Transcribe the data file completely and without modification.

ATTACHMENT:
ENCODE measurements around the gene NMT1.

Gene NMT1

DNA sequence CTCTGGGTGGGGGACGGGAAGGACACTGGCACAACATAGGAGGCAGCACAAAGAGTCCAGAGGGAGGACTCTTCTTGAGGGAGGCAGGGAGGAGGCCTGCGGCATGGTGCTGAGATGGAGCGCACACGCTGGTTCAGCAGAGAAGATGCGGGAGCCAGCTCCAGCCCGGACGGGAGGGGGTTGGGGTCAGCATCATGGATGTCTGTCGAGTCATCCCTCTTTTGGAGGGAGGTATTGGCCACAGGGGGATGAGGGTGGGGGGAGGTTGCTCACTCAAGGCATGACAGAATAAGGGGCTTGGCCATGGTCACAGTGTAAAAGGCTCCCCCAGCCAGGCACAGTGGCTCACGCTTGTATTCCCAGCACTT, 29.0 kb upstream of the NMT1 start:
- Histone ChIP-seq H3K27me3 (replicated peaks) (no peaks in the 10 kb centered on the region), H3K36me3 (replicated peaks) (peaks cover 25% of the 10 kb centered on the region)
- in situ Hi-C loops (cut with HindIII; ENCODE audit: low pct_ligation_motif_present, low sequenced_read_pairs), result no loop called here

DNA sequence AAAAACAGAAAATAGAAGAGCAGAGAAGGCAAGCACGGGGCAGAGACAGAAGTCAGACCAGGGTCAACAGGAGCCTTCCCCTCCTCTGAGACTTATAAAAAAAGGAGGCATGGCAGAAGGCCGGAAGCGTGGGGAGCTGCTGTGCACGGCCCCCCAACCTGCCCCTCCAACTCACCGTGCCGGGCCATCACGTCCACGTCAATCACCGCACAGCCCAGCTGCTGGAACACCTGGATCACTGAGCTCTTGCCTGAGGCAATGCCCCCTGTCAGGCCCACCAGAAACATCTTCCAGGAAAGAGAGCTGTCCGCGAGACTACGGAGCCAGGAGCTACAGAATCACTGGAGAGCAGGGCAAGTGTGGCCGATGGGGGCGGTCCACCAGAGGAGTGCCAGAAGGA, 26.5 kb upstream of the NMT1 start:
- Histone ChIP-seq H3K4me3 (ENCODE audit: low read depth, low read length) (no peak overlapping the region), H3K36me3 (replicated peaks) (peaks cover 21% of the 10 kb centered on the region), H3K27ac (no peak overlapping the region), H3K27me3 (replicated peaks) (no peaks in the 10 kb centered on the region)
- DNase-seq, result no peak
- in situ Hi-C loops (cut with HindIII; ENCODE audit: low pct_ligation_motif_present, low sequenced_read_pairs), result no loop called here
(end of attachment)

ENCODE measurements around the gene NMT1.

Gene NMT1

DNA sequence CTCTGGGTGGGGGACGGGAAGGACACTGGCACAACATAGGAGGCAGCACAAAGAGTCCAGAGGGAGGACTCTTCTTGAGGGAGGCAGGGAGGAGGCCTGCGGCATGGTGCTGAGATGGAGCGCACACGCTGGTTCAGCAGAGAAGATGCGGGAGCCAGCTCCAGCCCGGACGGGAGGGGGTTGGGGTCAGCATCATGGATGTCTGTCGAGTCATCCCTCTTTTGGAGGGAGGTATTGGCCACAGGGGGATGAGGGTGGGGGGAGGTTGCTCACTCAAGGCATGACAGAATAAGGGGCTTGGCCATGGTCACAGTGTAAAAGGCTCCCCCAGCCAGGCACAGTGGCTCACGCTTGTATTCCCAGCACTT, 29.0 kb upstream of the NMT1 start:
- Histone ChIP-seq H3K27me3 (replicated peaks) (no peaks in the 10 kb centered on the region), H3K36me3 (replicated peaks) (peaks cover 25% of the 10 kb centered on the region)
- in situ Hi-C loops (cut with HindIII; ENCODE audit: low pct_ligation_motif_present, low sequenced_read_pairs), result no loop called here

DNA sequence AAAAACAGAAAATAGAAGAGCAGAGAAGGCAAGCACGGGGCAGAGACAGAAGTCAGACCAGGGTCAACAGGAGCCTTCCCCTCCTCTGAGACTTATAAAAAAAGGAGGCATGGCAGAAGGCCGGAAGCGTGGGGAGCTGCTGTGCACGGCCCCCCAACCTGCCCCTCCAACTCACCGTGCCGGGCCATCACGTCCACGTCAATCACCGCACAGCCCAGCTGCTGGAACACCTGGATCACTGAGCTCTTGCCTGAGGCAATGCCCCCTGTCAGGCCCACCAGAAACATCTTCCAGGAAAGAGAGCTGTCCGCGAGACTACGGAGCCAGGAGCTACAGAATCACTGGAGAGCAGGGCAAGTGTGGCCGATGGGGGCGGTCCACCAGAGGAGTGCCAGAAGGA, 26.5 kb upstream of the NMT1 start:
- Histone ChIP-seq H3K4me3 (ENCODE audit: low read depth, low read length) (no peak overlapping the region), H3K36me3 (replicated peaks) (peaks cover 21% of the 10 kb centered on the region), H3K27ac (no peak overlapping the region), H3K27me3 (replicated peaks) (no peaks in the 10 kb centered on the region)
- DNase-seq, result no peak
- in situ Hi-C loops (cut with HindIII; ENCODE audit: low pct_ligation_motif_present, low sequenced_read_pairs), result no loop called here